Why do the people do the things they do? Its because there is a reason. This idea came from me the other day after someone said “establish your why”.
Welcome Toastmaster readers....
Establishing your why is important. It gives you a reason to keep on going or maybe that decision to try something new.
My name is Shelly and I have been a Toastmaster since January 2016. I decided to join Toastmasters because I wanted to improve my communicating skills and I love talking!!
Toastmasters has given me the ability to become a more confident person and I have slowly applied what I have learned in my life. Fellowship with a great group of people, a better understanding of people and a great team work environment has been an added benefit of being a Toastmaster.
Working hard has always helped me find my way. I think we need that or at least I do. To have a purpose and even making/checking off lists. WORK IS DEFINITELY PART OF MY WHY!! As a Toastmaster I am here to work on my goals. I joined because I wanted to work on my public speaking. I didn’t realize that it would change my world.. Recently I was told by a fellow Toastmaster that “ we have one mouth and two ears and we need to listen twice as much”.... that has always been a challenge for me. What challenge you say? Thinking before I speak. I get excited most times and not think before I speak. Has Toastmasters helped with that? Yes it has but it has been a slow process in other aspects of my life. A saying by lots of people” keep it simple” and that is another goal I am working on.
Establishing your why is an important question in life. Its what keep you going. Having a goal and even if the plan changes the goal should not. That’s why establishing your why is important!!
Establishing my why? I need to work to make money, pay my bills, Toastmasters is a necessity so I can keep working on my communicating skills through listening/speaking. Fellowship with past, present and future people in my life.
Establishing your why is an important question one should ask themselves in starting a new venture!!
Establishing your why whether just to inspire yourself to become a better well rounded person is a last thought to leave you fellow Toastmaster readers.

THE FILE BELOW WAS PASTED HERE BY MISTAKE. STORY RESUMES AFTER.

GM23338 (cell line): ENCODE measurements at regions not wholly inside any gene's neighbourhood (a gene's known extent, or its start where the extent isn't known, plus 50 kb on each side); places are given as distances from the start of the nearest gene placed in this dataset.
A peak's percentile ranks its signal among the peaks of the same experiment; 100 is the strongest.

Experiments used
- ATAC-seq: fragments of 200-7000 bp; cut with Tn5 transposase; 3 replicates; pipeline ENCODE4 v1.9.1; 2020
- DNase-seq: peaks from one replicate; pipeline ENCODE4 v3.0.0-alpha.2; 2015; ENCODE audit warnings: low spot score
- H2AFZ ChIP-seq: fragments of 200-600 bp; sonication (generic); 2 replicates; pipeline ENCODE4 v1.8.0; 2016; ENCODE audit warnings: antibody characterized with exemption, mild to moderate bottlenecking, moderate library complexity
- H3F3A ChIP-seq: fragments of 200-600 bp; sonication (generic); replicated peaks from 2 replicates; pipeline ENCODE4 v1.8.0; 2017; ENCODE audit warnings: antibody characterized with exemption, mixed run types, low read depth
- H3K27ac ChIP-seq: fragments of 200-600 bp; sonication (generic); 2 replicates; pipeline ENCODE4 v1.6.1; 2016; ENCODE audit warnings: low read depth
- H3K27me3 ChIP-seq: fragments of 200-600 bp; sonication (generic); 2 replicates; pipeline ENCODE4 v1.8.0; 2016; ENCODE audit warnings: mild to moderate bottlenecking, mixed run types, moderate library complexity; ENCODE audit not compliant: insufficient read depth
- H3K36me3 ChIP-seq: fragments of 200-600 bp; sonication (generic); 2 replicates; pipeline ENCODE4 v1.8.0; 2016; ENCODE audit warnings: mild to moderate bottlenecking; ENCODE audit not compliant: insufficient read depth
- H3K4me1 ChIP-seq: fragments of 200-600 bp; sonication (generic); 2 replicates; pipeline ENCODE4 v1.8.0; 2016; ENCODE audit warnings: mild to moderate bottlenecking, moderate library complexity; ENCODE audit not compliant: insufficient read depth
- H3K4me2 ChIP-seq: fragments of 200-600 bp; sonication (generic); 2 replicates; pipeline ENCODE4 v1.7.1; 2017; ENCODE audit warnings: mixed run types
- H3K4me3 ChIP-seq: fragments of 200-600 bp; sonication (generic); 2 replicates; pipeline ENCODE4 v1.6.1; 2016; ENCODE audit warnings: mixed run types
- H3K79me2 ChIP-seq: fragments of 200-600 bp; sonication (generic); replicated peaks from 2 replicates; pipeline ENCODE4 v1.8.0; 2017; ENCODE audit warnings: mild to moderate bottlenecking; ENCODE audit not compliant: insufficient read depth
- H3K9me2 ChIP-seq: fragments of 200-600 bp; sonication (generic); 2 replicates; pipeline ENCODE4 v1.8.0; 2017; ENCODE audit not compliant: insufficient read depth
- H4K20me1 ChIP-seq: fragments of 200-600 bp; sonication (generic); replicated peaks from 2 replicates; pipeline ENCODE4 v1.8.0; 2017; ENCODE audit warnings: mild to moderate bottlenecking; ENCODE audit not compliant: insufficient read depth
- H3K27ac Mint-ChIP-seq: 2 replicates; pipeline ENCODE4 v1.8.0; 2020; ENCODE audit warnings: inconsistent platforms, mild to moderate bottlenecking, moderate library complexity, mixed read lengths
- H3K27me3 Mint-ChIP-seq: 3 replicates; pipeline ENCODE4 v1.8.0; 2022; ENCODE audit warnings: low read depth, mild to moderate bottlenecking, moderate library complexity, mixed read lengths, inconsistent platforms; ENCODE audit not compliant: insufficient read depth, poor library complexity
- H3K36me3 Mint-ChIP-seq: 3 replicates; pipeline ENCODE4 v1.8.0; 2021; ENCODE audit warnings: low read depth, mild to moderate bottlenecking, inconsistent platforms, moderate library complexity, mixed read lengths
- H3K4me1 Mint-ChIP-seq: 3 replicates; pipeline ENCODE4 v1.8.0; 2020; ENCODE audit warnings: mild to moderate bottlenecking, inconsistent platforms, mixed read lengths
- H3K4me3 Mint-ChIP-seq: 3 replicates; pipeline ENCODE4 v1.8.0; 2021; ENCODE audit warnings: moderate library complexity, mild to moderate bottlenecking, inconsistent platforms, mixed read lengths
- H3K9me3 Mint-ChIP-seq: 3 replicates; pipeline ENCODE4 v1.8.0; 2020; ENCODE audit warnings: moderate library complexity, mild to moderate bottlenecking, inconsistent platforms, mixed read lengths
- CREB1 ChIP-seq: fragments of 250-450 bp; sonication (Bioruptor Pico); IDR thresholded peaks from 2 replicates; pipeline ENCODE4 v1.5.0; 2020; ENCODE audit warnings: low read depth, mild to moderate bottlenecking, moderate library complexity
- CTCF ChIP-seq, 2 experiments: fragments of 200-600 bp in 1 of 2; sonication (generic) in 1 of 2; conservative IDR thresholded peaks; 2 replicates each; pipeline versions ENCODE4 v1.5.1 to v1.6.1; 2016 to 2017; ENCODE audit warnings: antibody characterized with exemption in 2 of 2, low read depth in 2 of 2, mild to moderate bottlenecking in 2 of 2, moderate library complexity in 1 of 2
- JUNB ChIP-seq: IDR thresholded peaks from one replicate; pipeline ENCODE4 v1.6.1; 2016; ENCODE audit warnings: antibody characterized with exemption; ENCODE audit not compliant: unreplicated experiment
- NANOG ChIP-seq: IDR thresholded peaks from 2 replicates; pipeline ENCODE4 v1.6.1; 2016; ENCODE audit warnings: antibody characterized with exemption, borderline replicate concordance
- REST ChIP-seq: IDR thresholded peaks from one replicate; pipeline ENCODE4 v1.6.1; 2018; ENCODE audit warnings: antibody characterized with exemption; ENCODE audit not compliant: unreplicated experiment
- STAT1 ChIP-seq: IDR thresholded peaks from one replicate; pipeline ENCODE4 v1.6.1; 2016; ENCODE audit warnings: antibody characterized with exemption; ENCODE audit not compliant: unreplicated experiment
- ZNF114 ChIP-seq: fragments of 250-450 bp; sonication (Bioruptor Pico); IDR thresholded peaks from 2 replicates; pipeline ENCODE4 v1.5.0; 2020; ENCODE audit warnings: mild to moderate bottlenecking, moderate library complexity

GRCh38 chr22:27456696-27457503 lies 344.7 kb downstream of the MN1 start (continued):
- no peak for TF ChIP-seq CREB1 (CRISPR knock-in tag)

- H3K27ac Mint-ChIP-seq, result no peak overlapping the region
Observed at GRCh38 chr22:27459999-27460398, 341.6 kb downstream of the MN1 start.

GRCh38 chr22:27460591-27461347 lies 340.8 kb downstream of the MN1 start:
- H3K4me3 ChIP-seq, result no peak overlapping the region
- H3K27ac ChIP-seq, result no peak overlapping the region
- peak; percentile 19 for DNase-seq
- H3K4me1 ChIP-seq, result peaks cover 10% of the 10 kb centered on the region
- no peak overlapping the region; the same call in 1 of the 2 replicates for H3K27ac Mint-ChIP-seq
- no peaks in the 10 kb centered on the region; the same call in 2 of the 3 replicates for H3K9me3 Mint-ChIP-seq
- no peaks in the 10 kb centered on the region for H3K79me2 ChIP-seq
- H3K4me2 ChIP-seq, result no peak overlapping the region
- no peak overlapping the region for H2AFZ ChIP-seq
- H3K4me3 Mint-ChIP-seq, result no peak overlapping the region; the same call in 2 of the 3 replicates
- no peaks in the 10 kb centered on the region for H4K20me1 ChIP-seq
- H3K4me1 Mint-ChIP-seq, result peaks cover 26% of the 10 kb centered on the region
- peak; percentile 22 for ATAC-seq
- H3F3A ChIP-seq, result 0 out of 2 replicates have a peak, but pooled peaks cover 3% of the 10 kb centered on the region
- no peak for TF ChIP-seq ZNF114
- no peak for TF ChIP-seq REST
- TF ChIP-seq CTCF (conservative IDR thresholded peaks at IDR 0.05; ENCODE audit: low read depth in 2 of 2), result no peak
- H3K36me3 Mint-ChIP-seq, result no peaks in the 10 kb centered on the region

Shelly Grant (1603 club secretary)
Do you know you have an extended family all over the world? Yes, you do! Toastmasters is a family without boundaries, and when you visit another country – of course, you have to visit your family over there!
And that is exactly what I did on my last trip to Hong Kong. It was great to connect with my (real) family, but I also dropped by a local Toastmasters club, TGIT – Thank God It’s Toastmasters Club, which is Hong Kong’s first advanced club. The theme of the meeting was “Masterchef” and, as promised, the meeting served up a delectable assortment of speeches. For example, I learned how to make a perfect cup of chai tea, and why steak should always, always be paired with potatoes. The advanced speeches were all from the Persuasive Speaking manual (under the traditional education program), which perfectly suited my palate because I have plans to work on that manual this year.
This visit resulted in a fun record of “firsts” for me: my first Toastmasters meeting outside Canada, my first visit to an advanced club, and, most delightfully, my first experience with a wine and cheese reception before a Toastmasters meeting. (Now, that’s food for thought!) I loved the congenial atmosphere of TGIT and I was greeted so warmly that I felt right at home with this new family.
The next time you travel, I encourage you to go see your extended Toastmasters family! This welcoming, worldwide family is a perk of being a Toastmasters member, so definitely go see them when you have the chance!
Jeanie Lai, ACB, ALB